The Sandhill Cranes of Sulphur Springs Valley

Whitewater Draw View

Over the last few weeks I’ve been hearing increasingly more about a large population of Sandhill Cranes winter in the Sulphur Springs Valley  east of here. There was an article in a local paper talking about the City of Wilcox having an annual celebration, Wings Over Wilcox, that would be occurring soon. I ask a few local hikers and birders about this and they confirmed that it was one of the best sites to see Sandhill Cranes in north America.

That certainly sparked my interest and when I heard the Wings Over Wilcox event was this Wednesday through Sunday, I thought, I’d better go check it out before the throngs of serious birders arrive.  I found a map of the area with good viewing sites on it on the Wings Over Wilcox web page and talked to a few friends who had been there in the past.  I learned that you might not see  Cranes at all the sites so I ask around to find a few of the better ones.

The Cranes have a very nice winter vacation schedule that goes like this: About dawn most of them leave their “loafing-bedding” area and fly off to grain fields for breakfast. There are thousands of acres of wheat, corn, alfalfa and other crops that they scavenge for food. Around 11 am they have had their fill and fly back to their “loafing” area for a social gathering then later they may make a dinner run and return just before dark. Sounds like quite the life, doesn’t it.

Here are some web sites that have a lot of information on this area and the cranes:

My wife and I left early enough to arrive around 11:00 am so we could see the mass return of the Cranes from their breakfast run. I had seen a few pictures on the web that looked pretty impressive when the cranes were coming in.

Lower your landing gear.

I had heard that the Apache Station site, on the west side of Wilcox Dry Lake was pretty nice and had a raised viewing area. We arrived there about 10 and it was a very nice place. Unfortunately, we didn’t see a single crane and the wetland area which I assumed was a loafing ground was at least a quarter mile away with the land between posted. We decided to go check out  Whitewater Draw. This turned out to be about 45 minute or more south of the Apache Station site.  We arrived just a little late but could still see clouds of birds circling and landing.  This one is well developed too with a nice berm along the wetland area and a great viewing deck at one end.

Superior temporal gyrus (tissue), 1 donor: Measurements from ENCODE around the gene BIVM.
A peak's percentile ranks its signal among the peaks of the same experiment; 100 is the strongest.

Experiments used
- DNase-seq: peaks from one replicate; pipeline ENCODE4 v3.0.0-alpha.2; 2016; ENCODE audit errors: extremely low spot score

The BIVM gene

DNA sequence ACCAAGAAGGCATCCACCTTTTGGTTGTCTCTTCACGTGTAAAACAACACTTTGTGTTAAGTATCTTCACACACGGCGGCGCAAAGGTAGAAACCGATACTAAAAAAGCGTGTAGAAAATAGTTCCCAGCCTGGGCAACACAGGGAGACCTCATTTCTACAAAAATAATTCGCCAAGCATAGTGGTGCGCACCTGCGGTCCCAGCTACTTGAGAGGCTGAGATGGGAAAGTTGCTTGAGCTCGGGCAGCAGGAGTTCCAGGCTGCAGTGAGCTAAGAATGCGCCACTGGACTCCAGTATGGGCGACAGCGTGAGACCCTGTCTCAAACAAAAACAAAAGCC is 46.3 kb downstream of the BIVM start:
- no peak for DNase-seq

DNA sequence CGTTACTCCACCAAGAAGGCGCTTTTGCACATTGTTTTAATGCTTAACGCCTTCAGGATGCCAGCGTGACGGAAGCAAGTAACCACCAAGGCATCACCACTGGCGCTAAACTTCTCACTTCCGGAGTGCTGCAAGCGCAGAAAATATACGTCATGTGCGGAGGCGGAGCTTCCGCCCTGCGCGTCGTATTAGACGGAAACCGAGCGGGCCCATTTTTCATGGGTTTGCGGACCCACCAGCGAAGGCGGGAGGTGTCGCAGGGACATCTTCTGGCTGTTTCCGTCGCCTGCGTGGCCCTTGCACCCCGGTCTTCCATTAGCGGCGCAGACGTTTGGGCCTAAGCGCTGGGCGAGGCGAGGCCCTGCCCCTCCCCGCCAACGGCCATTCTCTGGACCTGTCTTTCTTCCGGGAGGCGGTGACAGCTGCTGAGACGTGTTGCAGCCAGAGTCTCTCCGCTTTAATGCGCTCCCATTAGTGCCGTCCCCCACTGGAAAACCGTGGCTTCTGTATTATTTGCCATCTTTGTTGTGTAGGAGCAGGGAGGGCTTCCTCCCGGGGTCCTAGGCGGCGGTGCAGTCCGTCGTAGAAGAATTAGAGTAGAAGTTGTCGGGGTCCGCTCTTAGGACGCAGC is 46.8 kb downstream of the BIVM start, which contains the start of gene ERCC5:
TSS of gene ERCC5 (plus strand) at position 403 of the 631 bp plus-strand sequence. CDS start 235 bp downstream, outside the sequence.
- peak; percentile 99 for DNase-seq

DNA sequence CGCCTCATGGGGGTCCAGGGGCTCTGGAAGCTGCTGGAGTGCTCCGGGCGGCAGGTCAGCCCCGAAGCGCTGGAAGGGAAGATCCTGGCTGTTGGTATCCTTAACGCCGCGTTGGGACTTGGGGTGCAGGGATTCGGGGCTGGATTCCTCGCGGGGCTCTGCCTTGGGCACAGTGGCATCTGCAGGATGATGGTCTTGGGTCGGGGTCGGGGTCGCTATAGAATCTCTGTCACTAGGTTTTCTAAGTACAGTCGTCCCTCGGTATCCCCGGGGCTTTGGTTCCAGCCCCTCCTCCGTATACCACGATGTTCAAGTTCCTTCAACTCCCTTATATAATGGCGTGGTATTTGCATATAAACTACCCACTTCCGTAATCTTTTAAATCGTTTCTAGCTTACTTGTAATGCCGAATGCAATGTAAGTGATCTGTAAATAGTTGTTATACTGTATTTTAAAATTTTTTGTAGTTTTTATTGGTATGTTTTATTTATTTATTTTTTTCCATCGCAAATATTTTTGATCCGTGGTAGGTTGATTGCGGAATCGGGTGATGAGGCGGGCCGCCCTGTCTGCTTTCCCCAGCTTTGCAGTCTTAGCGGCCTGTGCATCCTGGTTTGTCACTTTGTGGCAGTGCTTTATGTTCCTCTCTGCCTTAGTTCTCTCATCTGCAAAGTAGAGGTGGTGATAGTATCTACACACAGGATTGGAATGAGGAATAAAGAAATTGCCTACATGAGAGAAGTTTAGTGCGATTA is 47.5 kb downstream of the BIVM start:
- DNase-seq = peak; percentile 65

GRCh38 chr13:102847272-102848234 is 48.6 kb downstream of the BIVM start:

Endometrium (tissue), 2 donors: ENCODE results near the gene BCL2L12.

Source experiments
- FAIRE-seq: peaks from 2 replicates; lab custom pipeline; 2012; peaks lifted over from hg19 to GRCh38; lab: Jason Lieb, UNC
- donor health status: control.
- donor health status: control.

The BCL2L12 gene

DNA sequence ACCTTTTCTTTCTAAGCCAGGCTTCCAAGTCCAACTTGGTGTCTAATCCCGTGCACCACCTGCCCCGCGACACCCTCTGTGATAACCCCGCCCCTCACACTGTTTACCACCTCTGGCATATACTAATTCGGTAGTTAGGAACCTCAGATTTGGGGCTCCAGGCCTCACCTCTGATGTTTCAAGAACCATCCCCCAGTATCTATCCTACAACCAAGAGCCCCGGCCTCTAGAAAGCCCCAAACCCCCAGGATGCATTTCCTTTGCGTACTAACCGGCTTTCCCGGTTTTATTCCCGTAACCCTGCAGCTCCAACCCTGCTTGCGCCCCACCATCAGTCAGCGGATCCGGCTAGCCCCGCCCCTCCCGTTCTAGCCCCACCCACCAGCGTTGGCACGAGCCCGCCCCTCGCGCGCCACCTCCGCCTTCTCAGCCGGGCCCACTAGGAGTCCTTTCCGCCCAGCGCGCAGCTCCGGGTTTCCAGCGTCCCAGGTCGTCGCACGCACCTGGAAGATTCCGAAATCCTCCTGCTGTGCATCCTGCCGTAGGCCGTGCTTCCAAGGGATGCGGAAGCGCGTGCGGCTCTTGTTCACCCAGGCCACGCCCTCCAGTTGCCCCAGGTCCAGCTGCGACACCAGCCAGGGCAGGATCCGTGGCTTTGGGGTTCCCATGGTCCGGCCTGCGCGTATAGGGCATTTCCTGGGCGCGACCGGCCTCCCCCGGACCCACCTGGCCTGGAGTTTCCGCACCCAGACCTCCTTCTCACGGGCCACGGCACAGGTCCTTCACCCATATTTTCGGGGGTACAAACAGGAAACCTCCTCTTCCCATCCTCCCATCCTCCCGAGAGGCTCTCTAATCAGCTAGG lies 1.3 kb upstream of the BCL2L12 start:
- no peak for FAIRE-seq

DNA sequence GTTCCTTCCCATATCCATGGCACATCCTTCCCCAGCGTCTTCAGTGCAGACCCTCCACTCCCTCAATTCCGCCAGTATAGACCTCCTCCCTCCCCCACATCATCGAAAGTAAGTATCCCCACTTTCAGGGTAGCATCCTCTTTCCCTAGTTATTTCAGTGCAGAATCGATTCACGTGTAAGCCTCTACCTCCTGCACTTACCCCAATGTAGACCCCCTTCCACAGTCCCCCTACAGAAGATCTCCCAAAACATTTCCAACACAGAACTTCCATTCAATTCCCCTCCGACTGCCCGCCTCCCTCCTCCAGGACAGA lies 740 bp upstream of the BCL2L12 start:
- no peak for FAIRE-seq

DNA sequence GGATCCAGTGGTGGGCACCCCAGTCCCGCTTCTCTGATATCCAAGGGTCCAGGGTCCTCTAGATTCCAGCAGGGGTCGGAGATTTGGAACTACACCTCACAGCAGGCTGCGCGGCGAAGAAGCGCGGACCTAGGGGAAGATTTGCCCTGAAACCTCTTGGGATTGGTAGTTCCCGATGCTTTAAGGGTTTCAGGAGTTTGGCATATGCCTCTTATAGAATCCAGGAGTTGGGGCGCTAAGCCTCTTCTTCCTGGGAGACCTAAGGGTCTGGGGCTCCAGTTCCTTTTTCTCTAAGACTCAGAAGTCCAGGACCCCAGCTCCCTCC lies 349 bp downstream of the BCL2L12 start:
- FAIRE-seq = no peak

Permission to land requested....

I was amazed at how many Cranes were out there and I could easily see that it could be 10,000 or more. We did get to see more small groups returning and also saw a few flocks of Snow Geese.

Which way is the beach?

Snow geese

Snow Geese

There were numerous ducks sharing the area and they all seemed to get along reasonable well with the Cranes.

Mixed bathing

Eat with them? You must be kidding....

Duck mucking.

I've got my eye on you....

We saw a Cooper’s Hawk hunting ducks and he fly very low over the cranes who didn’t seem to be bothered by it at all.  Just the size of the Sandhill Cranes must have been intimidating enough to keep him at bay.

A Cooper's hawk, looking for lunch.

Rats! Missed again.

I saw a few Killdeer on the mud flat and edges of the marsh as they were competing with the ducks for food in the mud.


Both of us were very impressed with the site and with the large numbers of Cranes we saw.  I would highly recommend a visit to this remote place if you have any interest in birds at all.  The Whitewater Draw viewing area is a wonderful place for photography, as with a decent lens, you can get close enough to get some good shots.

Emergency Landing! Clear the deck...

Here are a few more parting shots from the day. Enjoy and keep looking for interesting things in your world.